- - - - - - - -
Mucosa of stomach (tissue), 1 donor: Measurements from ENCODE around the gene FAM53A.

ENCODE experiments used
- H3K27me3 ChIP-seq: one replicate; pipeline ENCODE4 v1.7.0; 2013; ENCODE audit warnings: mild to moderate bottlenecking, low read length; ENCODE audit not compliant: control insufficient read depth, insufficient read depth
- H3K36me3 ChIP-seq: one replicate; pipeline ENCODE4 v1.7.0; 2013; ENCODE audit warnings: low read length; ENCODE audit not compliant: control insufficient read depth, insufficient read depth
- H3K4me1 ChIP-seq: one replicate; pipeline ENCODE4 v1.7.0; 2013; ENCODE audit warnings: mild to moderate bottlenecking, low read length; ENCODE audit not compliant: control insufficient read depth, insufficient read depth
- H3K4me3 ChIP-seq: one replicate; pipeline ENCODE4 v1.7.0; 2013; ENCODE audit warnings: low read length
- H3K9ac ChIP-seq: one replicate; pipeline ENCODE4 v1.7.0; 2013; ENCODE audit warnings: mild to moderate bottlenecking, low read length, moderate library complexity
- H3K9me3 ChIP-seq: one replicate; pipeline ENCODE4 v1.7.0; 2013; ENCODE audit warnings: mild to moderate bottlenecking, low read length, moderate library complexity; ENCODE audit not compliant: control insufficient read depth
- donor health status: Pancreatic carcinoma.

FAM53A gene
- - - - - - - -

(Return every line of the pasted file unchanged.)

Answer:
Mucosa of stomach (tissue), 1 donor: Measurements from ENCODE around the gene FAM53A.

ENCODE experiments used
- H3K27me3 ChIP-seq: one replicate; pipeline ENCODE4 v1.7.0; 2013; ENCODE audit warnings: mild to moderate bottlenecking, low read length; ENCODE audit not compliant: control insufficient read depth, insufficient read depth
- H3K36me3 ChIP-seq: one replicate; pipeline ENCODE4 v1.7.0; 2013; ENCODE audit warnings: low read length; ENCODE audit not compliant: control insufficient read depth, insufficient read depth
- H3K4me1 ChIP-seq: one replicate; pipeline ENCODE4 v1.7.0; 2013; ENCODE audit warnings: mild to moderate bottlenecking, low read length; ENCODE audit not compliant: control insufficient read depth, insufficient read depth
- H3K4me3 ChIP-seq: one replicate; pipeline ENCODE4 v1.7.0; 2013; ENCODE audit warnings: low read length
- H3K9ac ChIP-seq: one replicate; pipeline ENCODE4 v1.7.0; 2013; ENCODE audit warnings: mild to moderate bottlenecking, low read length, moderate library complexity
- H3K9me3 ChIP-seq: one replicate; pipeline ENCODE4 v1.7.0; 2013; ENCODE audit warnings: mild to moderate bottlenecking, low read length, moderate library complexity; ENCODE audit not compliant: control insufficient read depth
- donor health status: Pancreatic carcinoma.

FAM53A gene